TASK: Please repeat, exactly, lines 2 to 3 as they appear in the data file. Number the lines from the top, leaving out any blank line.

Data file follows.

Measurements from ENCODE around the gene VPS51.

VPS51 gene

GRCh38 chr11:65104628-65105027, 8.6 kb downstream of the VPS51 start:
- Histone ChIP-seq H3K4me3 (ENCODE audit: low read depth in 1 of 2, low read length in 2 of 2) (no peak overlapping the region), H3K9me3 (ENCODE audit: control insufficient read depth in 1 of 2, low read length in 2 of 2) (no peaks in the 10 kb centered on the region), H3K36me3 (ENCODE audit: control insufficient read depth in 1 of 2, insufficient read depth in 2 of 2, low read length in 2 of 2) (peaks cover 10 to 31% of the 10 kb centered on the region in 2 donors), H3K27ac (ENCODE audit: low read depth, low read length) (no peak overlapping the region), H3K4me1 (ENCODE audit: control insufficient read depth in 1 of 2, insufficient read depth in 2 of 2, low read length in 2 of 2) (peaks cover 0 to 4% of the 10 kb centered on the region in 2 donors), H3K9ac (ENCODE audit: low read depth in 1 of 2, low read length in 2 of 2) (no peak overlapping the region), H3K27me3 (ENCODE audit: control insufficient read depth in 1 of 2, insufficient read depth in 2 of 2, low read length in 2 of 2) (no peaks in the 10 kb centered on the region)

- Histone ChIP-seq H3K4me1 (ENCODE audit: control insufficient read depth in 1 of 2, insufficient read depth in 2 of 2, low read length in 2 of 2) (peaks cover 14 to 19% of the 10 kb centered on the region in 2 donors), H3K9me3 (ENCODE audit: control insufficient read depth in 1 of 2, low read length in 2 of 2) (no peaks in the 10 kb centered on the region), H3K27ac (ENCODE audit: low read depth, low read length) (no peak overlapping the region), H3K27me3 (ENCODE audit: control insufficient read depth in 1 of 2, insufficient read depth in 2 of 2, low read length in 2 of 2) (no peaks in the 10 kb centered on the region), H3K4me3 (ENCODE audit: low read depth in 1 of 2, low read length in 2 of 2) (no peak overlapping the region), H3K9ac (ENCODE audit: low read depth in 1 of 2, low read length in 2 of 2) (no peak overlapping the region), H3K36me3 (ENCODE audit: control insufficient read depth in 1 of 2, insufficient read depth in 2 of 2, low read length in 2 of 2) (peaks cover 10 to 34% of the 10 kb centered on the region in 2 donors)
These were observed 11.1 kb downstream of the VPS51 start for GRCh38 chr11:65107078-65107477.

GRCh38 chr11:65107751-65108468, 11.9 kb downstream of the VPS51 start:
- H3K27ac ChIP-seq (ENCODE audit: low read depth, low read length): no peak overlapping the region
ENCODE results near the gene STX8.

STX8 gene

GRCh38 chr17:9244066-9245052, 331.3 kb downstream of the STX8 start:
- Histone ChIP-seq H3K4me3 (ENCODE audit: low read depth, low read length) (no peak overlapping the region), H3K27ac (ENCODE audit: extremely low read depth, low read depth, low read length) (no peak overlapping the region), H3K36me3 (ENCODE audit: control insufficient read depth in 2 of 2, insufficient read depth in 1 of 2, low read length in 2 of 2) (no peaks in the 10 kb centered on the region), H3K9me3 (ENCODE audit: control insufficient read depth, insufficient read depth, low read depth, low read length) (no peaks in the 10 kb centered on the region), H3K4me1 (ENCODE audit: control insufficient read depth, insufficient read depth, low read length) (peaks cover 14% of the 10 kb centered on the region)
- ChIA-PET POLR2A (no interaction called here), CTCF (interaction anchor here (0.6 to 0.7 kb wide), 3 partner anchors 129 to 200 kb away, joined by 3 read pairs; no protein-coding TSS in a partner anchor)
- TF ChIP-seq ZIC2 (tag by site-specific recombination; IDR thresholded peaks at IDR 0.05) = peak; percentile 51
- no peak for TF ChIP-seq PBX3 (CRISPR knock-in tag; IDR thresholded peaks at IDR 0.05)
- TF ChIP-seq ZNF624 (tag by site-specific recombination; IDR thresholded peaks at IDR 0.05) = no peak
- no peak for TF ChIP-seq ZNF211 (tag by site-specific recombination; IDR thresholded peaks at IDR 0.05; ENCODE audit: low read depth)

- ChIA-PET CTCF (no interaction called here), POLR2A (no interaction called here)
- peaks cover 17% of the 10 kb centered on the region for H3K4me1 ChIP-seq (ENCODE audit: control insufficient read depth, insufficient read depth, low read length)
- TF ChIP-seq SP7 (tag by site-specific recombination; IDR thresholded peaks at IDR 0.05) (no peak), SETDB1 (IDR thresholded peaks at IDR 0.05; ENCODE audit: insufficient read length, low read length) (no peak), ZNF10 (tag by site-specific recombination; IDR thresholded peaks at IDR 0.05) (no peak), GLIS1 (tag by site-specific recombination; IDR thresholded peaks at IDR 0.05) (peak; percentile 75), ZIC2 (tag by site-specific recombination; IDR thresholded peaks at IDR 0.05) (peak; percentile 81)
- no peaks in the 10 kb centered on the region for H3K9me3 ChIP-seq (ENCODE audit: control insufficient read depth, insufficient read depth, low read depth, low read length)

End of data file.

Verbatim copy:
VPS51 gene

GRCh38 chr11:65104628-65105027, 8.6 kb downstream of the VPS51 start: